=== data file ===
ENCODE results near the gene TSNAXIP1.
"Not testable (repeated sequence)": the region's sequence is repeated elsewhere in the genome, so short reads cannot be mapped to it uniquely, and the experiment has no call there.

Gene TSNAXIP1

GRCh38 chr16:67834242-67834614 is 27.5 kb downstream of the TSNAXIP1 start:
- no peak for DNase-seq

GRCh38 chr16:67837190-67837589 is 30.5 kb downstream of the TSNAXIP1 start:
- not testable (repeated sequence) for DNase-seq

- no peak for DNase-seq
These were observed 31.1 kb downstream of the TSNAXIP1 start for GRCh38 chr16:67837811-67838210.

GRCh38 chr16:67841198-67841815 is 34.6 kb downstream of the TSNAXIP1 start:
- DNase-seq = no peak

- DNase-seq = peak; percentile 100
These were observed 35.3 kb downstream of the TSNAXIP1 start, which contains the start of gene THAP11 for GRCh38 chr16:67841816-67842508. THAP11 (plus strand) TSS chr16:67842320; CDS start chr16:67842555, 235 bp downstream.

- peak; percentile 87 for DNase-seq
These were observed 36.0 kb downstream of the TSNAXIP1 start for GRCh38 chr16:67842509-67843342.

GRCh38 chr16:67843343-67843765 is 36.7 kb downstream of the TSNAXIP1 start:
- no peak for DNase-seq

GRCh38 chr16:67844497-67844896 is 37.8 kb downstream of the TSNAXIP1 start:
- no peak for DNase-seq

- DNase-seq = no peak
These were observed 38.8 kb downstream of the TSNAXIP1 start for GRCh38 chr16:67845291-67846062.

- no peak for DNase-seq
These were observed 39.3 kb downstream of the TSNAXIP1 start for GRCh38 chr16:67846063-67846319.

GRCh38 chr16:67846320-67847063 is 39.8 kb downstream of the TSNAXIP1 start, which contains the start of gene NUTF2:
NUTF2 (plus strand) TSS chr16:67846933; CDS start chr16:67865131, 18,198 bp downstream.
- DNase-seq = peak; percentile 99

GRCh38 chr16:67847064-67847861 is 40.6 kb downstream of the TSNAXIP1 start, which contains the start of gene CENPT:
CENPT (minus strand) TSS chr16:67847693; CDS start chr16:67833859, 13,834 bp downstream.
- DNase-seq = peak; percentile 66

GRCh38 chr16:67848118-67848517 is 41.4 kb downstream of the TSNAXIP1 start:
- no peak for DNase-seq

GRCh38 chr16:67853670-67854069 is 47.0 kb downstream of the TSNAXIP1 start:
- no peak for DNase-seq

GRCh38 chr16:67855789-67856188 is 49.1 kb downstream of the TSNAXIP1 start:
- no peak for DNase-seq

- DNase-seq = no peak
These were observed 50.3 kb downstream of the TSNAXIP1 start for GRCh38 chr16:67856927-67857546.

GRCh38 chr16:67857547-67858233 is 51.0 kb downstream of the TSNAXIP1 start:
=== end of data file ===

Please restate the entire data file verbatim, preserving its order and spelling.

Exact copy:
ENCODE results near the gene TSNAXIP1.
"Not testable (repeated sequence)": the region's sequence is repeated elsewhere in the genome, so short reads cannot be mapped to it uniquely, and the experiment has no call there.

Gene TSNAXIP1

GRCh38 chr16:67834242-67834614 is 27.5 kb downstream of the TSNAXIP1 start:
- no peak for DNase-seq

GRCh38 chr16:67837190-67837589 is 30.5 kb downstream of the TSNAXIP1 start:
- not testable (repeated sequence) for DNase-seq

- no peak for DNase-seq
These were observed 31.1 kb downstream of the TSNAXIP1 start for GRCh38 chr16:67837811-67838210.

GRCh38 chr16:67841198-67841815 is 34.6 kb downstream of the TSNAXIP1 start:
- DNase-seq = no peak

- DNase-seq = peak; percentile 100
These were observed 35.3 kb downstream of the TSNAXIP1 start, which contains the start of gene THAP11 for GRCh38 chr16:67841816-67842508. THAP11 (plus strand) TSS chr16:67842320; CDS start chr16:67842555, 235 bp downstream.

- peak; percentile 87 for DNase-seq
These were observed 36.0 kb downstream of the TSNAXIP1 start for GRCh38 chr16:67842509-67843342.

GRCh38 chr16:67843343-67843765 is 36.7 kb downstream of the TSNAXIP1 start:
- no peak for DNase-seq

GRCh38 chr16:67844497-67844896 is 37.8 kb downstream of the TSNAXIP1 start:
- no peak for DNase-seq

- DNase-seq = no peak
These were observed 38.8 kb downstream of the TSNAXIP1 start for GRCh38 chr16:67845291-67846062.

- no peak for DNase-seq
These were observed 39.3 kb downstream of the TSNAXIP1 start for GRCh38 chr16:67846063-67846319.

GRCh38 chr16:67846320-67847063 is 39.8 kb downstream of the TSNAXIP1 start, which contains the start of gene NUTF2:
NUTF2 (plus strand) TSS chr16:67846933; CDS start chr16:67865131, 18,198 bp downstream.
- DNase-seq = peak; percentile 99

GRCh38 chr16:67847064-67847861 is 40.6 kb downstream of the TSNAXIP1 start, which contains the start of gene CENPT:
CENPT (minus strand) TSS chr16:67847693; CDS start chr16:67833859, 13,834 bp downstream.
- DNase-seq = peak; percentile 66

GRCh38 chr16:67848118-67848517 is 41.4 kb downstream of the TSNAXIP1 start:
- no peak for DNase-seq

GRCh38 chr16:67853670-67854069 is 47.0 kb downstream of the TSNAXIP1 start:
- no peak for DNase-seq

GRCh38 chr16:67855789-67856188 is 49.1 kb downstream of the TSNAXIP1 start:
- no peak for DNase-seq

- DNase-seq = no peak
These were observed 50.3 kb downstream of the TSNAXIP1 start for GRCh38 chr16:67856927-67857546.

GRCh38 chr16:67857547-67858233 is 51.0 kb downstream of the TSNAXIP1 start: